When to do a perk test?

Discussion in 'Landscape Architecture and Design' started by Ramairfreak98ss, Dec 21, 2007.

  1. Ramairfreak98ss

    Ramairfreak98ss LawnSite Silver Member
    Posts: 2,210

    Do you full time landscapers always do a perk test? I know most of my areas and where there is a lot of clay and where there is not, so i take proper measures to ensure the clay content at some houses doesn't negatively affect the plant or tree's growth.

    I have a customer who has had a major water drainage issue since i installed a rather large landscape to his back yard around a big patio last season. Most i know was a direct cause of his new irrigation system severely over-watering the garden and flooding out dozens of plants.

    A perk hole should "hopefully" drain in about 4hrs or less, I have never stayed onsite to watch these holes, but with his sprinklers on each night i assume, the following day, by noon time even, the hole is still 75% filled with water.

    Roots have become stagnant and trees have died, sometimes groups of them.

    When the initial job was done, there were 2-3 pipes installed over two areas that are about 30ft wide. I don't think they work though because the holes that were dug for each tree planted, do not allow the water "out" of the potting hole to drain into the drainage and out away from the garden.

    I've had to install drainage pipes on a few trees in the corner directly connected to the root ball areas to alleviate the buildup of water sitting in the potted holes. Ive even raised up numerous trees, especially all that were replanted with sand and crushed stone underneath to elevate them at least 6" taller so they're not sitting in the water.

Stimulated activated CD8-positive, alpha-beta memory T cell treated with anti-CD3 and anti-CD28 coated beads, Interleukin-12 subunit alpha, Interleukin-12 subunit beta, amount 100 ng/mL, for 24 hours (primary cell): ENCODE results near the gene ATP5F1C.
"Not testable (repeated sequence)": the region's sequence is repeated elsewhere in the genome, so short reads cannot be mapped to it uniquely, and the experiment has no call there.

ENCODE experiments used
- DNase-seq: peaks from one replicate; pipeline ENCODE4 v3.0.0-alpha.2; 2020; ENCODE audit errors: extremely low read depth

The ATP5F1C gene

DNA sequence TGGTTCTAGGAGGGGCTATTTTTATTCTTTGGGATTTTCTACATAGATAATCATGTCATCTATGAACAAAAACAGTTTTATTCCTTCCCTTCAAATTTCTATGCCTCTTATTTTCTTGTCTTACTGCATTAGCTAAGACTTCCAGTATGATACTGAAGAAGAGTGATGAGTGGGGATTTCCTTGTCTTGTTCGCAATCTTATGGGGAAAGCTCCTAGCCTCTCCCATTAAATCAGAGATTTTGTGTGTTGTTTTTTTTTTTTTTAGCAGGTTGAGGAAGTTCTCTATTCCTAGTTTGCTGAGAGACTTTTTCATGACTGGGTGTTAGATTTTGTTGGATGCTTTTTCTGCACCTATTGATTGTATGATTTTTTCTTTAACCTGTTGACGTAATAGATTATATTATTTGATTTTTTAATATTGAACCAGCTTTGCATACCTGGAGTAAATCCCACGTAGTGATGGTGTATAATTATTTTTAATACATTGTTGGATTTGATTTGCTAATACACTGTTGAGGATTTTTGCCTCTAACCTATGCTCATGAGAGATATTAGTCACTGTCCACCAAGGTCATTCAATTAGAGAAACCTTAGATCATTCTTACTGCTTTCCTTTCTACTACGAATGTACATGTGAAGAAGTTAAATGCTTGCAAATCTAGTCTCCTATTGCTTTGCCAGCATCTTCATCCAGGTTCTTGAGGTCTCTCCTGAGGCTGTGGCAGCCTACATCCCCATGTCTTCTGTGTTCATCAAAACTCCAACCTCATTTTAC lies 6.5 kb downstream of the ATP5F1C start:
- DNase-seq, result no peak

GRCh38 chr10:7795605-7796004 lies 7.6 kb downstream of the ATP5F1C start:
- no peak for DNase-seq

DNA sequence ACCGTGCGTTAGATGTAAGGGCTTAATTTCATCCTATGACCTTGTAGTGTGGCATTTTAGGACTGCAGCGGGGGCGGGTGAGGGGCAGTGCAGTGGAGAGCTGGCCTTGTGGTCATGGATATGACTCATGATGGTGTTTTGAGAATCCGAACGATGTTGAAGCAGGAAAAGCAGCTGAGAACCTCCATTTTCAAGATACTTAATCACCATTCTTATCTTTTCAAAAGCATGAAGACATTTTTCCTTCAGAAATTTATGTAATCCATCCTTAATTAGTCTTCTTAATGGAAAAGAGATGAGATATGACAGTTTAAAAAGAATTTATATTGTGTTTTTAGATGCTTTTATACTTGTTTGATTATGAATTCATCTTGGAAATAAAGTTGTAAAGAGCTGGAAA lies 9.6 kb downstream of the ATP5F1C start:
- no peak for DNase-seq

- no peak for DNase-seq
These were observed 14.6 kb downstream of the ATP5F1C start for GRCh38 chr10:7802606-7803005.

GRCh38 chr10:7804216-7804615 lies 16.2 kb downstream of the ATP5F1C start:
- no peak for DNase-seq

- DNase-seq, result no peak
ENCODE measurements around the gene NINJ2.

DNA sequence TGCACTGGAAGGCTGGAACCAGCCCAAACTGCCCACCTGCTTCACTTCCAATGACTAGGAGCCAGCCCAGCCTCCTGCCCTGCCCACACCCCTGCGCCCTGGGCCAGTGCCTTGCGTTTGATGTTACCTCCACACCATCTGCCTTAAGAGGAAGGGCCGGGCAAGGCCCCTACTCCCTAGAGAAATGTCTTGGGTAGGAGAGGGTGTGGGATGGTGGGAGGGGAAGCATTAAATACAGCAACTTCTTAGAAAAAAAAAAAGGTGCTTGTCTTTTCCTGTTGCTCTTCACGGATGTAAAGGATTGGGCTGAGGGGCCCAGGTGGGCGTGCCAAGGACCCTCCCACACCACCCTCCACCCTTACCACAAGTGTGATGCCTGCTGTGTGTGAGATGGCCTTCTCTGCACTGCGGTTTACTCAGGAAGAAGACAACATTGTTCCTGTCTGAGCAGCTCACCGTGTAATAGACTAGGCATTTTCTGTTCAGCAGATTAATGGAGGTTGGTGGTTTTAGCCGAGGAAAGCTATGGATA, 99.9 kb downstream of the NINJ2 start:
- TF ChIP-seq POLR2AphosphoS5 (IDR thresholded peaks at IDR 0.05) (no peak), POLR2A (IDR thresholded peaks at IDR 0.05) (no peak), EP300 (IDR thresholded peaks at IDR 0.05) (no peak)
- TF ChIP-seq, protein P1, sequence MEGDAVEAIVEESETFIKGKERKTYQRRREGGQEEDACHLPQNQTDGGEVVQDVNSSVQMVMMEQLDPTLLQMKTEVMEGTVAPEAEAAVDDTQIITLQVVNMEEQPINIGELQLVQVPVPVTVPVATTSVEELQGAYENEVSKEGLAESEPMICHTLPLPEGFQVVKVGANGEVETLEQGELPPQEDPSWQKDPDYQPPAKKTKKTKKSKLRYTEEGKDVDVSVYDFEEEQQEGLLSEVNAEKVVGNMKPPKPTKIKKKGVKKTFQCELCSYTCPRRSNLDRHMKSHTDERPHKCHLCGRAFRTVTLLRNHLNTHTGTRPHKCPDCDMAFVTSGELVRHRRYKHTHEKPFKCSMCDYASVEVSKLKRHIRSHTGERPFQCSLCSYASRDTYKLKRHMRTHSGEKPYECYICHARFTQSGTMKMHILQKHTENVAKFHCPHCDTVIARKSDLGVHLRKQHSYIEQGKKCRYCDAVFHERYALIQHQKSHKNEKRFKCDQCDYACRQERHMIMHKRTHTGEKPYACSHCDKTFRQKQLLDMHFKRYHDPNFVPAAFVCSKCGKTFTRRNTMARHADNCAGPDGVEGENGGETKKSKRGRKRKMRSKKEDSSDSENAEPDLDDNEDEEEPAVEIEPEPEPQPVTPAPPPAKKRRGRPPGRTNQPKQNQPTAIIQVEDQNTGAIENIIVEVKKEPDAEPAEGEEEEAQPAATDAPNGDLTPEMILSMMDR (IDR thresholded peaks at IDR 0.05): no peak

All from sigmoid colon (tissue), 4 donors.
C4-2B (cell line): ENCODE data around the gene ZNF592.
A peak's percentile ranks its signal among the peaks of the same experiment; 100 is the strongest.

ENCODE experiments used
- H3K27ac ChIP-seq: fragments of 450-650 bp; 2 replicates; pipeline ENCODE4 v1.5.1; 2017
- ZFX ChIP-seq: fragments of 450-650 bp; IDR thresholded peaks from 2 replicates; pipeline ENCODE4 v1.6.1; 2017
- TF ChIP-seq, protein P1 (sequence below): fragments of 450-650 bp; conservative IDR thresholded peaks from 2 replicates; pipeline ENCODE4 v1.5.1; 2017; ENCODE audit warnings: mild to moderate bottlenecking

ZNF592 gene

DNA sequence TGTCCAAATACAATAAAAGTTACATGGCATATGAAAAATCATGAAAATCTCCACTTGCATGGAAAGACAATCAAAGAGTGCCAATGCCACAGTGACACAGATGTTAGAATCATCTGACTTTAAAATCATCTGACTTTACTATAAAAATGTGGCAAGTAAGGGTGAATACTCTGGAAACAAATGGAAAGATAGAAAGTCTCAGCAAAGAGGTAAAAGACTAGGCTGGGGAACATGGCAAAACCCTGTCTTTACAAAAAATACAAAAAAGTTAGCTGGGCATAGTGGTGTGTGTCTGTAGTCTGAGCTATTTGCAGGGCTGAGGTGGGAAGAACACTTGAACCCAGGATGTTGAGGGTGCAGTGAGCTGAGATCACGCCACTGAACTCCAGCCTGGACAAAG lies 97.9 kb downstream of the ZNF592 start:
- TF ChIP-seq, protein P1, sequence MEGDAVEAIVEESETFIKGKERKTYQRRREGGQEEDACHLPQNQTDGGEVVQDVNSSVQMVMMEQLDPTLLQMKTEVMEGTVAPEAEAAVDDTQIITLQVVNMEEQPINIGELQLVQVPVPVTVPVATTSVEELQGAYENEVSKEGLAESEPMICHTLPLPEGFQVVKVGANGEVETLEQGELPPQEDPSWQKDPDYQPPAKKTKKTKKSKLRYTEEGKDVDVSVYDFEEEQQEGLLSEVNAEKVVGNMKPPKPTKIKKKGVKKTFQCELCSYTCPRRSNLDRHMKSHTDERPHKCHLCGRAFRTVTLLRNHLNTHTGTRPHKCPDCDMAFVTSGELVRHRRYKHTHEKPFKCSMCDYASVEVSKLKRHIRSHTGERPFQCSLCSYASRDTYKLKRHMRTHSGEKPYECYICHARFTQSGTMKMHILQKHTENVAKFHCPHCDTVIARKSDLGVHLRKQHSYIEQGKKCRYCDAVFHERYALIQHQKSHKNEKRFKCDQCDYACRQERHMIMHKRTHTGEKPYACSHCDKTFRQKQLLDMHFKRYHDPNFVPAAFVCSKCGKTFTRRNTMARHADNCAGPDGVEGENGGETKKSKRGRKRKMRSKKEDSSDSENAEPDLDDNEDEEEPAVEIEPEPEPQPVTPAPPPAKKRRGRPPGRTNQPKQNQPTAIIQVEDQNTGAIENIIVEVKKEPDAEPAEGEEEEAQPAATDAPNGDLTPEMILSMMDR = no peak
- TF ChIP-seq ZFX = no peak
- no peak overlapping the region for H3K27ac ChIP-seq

Apparently, now the customer is claiming more trees have died and still has invoices due that ive billed him for "supplies only" for tree replacements and more drainage install costs. I have not even charged him for any labor involving this initial design plan for the tree replacements, stone/sand delivery etc.

    He claims that if i did a perk test prior to installing the original landscape design in 2006 that this wouldn't be happening. He may be right, but not all areas don't perk. The area is roughly 1300sq. ft in size and a few spots, maybe only 300sq. ft. of it, have problems, mainly near the center of his large patio, the far corner, and immediately off the corner of the driveway.

    What else could be done, at least at this point, besides digging all the plants back out, excavating 40-60 tons of non perking clay, paying to dispose of it, trucking in that much top soil grade dirt and organic matter, replanting everything, and re mulching?

    What makes this almost impossible though is that he has numerous irrigation sprinklers run all over the place in the garden beds that I installed last year.



    Im thinking aside from him over watering, since we know the soil doesn't perk at all in some areas, is it possible that whomever did his patio work the year prior disposed of the soil they excavated, around the patio right there i installed the garden?
     
  2. AAXteriors

    AAXteriors LawnSite Member
    Posts: 158

    Well tell him to cut back big time on the watering and take it from there. If he already has bad soil the heavy watering is making only it worse.
     
  3. Ramairfreak98ss

    Ramairfreak98ss LawnSite Silver Member
    Posts: 2,210

    Yeah, i have, did and still will, but the same problem happens when we get these long heavy rains. I drove by his place today, and nothing is dead or in really bad shape, but a good handful of larger trees are already browning at the ends of the needles, mainly pines of a variety. Even the two that have direct drainage into their holes have the same effect. I can only assume at this point that the drainage is filled and backing up with each big rain storm.
     

Share This Page